So what was driving Grigg's songwriting at the time you might ask? “He's the only person that would be able to truly answer that,” West admits with a chuckle, “and I'm sure he wouldn't truly answer it himself. A lot of it was his life at the time, living overseas and any sort of relationship stuff that went on in that time… yeah.”
In that earlier interview with Grigg, he'd made the point that, unlike with previous recordings, the band hadn't rehearsed the material to precision strength before going in to record Eleven Eleven, but rather the band had run through the songs only enough times to get a rough idea of what to expect and had then jammed them out in the studio. As West admits, “Jake may have finished a song lyrically, but we still had to flesh it out as a band.”
One song, however, wasn't part of the original track listing Something With Numbers went into the studio with, opening track, Runaway.
“We came into it starting another song and it just completely got turned on its head. The [original] song, Fuck Winter, was a bit too happy – it sounded like a, you know, Coke ad or Channel Ten ad or something like that for summertime – so it wasn't really where we were going in the studio, so we had to get a big dirty sound up. It was kind of good because Scott, the bass player, and I were tracking the rhythm section for that song as Jake was in the [studio] kitchen penning the lyrics down and coming up with form ideas and stuff like that. That one is a favourite of ours because it's just so new and came out of absolutely nothing but sheer boredom in the studio.”
As 'the new guy', West hasn't only had to adapt his playing to the band's template as established in that department by McBeath, but has been a part, along with guitarist Trent Crawford, of the reinvigorating of the band's sound.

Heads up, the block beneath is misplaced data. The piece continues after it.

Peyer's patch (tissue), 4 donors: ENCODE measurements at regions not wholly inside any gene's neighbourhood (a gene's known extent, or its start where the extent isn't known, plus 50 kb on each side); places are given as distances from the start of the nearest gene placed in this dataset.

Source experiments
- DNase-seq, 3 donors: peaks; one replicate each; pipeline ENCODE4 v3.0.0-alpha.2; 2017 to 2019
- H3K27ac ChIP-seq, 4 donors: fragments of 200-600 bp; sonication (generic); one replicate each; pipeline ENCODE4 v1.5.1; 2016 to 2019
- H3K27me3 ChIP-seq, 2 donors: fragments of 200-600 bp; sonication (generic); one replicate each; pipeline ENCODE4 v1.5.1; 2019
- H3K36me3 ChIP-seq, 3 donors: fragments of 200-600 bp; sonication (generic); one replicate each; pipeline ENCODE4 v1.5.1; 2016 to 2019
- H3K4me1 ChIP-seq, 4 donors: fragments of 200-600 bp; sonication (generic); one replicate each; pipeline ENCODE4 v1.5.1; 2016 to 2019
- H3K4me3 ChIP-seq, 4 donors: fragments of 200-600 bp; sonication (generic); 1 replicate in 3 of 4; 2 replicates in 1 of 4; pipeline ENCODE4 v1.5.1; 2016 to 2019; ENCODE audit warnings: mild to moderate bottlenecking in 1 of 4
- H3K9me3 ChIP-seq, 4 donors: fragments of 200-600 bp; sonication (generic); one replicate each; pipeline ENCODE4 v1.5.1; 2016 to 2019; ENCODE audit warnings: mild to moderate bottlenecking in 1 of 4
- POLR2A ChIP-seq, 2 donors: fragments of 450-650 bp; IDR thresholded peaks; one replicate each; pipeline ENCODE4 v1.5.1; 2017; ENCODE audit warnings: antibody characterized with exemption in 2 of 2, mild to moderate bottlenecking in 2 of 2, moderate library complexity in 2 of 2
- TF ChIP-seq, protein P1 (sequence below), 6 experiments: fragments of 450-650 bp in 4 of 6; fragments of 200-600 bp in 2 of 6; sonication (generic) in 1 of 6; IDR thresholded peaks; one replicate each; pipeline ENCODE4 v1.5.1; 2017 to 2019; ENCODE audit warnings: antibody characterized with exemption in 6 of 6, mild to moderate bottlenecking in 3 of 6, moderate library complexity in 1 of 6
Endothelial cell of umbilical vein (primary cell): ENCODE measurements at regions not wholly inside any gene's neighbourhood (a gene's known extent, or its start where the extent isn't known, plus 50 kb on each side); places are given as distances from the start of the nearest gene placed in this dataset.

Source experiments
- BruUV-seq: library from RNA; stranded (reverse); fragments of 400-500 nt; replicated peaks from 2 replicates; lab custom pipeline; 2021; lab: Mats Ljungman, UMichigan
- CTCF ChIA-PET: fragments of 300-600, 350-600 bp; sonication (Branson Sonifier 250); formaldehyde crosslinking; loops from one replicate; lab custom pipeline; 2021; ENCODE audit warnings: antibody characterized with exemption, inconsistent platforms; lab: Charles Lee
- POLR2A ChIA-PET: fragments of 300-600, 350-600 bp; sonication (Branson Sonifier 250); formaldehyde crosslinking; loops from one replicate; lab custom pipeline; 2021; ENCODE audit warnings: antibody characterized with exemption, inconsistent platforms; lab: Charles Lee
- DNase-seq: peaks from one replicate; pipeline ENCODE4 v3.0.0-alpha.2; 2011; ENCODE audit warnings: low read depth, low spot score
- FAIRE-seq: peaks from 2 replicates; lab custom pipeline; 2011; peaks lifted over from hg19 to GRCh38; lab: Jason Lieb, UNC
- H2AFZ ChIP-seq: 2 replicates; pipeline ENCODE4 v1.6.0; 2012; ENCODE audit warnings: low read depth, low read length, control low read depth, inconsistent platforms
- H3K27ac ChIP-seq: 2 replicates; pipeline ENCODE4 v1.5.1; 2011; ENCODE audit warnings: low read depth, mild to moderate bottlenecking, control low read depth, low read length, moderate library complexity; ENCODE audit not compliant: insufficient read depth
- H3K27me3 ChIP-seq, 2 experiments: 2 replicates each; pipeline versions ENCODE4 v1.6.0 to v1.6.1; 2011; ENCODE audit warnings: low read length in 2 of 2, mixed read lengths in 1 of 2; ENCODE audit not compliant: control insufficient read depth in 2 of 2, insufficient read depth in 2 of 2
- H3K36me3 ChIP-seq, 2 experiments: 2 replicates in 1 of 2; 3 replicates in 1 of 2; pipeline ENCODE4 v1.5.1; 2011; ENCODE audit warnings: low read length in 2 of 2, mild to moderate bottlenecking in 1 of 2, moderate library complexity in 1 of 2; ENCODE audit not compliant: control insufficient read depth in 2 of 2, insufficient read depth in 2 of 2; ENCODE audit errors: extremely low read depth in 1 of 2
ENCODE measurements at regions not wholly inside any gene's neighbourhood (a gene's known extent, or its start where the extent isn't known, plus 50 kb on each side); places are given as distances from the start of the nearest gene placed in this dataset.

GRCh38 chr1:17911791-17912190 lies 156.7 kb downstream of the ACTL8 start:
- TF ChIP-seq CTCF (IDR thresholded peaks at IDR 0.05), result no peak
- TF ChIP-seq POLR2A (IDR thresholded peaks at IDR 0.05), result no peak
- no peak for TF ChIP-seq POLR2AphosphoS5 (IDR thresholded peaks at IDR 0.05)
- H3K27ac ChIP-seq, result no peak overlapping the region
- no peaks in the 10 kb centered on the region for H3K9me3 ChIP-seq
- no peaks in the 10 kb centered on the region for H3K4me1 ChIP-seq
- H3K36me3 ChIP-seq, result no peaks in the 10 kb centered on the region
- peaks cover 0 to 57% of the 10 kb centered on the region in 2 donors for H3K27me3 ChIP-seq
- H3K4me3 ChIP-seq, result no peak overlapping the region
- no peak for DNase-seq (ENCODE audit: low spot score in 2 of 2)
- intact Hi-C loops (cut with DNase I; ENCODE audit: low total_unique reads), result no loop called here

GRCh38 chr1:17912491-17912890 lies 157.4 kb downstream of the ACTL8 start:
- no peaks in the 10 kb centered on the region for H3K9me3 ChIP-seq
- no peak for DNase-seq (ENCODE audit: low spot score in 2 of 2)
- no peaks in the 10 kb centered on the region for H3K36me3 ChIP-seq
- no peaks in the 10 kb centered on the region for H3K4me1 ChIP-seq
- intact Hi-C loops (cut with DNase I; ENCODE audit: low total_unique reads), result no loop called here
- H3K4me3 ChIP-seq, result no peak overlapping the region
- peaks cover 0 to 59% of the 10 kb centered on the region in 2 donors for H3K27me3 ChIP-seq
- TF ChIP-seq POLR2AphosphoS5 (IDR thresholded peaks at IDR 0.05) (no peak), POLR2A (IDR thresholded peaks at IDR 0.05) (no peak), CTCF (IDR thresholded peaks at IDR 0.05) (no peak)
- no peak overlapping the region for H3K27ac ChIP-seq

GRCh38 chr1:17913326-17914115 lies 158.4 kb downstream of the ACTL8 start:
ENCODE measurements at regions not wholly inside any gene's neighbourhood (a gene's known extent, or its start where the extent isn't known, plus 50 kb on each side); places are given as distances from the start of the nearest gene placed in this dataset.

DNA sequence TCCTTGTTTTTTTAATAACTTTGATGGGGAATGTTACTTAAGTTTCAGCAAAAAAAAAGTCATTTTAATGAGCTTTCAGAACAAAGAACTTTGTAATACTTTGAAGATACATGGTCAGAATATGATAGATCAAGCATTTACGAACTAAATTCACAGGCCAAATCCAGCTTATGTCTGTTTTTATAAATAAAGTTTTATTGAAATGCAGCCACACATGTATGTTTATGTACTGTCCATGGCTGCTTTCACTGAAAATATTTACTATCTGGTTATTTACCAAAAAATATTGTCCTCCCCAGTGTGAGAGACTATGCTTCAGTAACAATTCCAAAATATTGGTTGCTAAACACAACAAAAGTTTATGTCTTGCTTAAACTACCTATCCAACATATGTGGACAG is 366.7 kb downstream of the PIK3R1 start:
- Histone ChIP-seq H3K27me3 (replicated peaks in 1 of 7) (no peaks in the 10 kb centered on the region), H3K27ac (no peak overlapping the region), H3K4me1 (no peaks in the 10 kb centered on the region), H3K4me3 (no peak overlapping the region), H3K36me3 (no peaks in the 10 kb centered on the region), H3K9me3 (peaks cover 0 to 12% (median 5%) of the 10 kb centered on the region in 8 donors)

“I guess I've come from more of a background and joined a band that had mainly come from punk beginnings. So the drums, particularly on the record, would be a lot roomier and maybe a bit heavier, but definitely not anywhere near as fast or precise as Dave was before me. But it's not just adding a new member that's changed the sound. I think everyone's taste has matured and changed between now and when they did the last record.”
There's certainly a lot more 'air' in the sound these days, with a certain toughness and yet a lightness apparent at the same time. The band has already had the chance to play a few of the new songs in a couple of shows towards the end of last year and a short east coast run earlier this.
“It was really good to be able to gauge a reaction from a handful of songs. Runaway always does really well, and another song, Touch The Moon has become a live favourite since we started trying it out. We're definitely not going to ignore the old stuff though – we're playing stuff from the three records before of course. A vast majority of the fans there to see us are there to hear their old favourite songs.”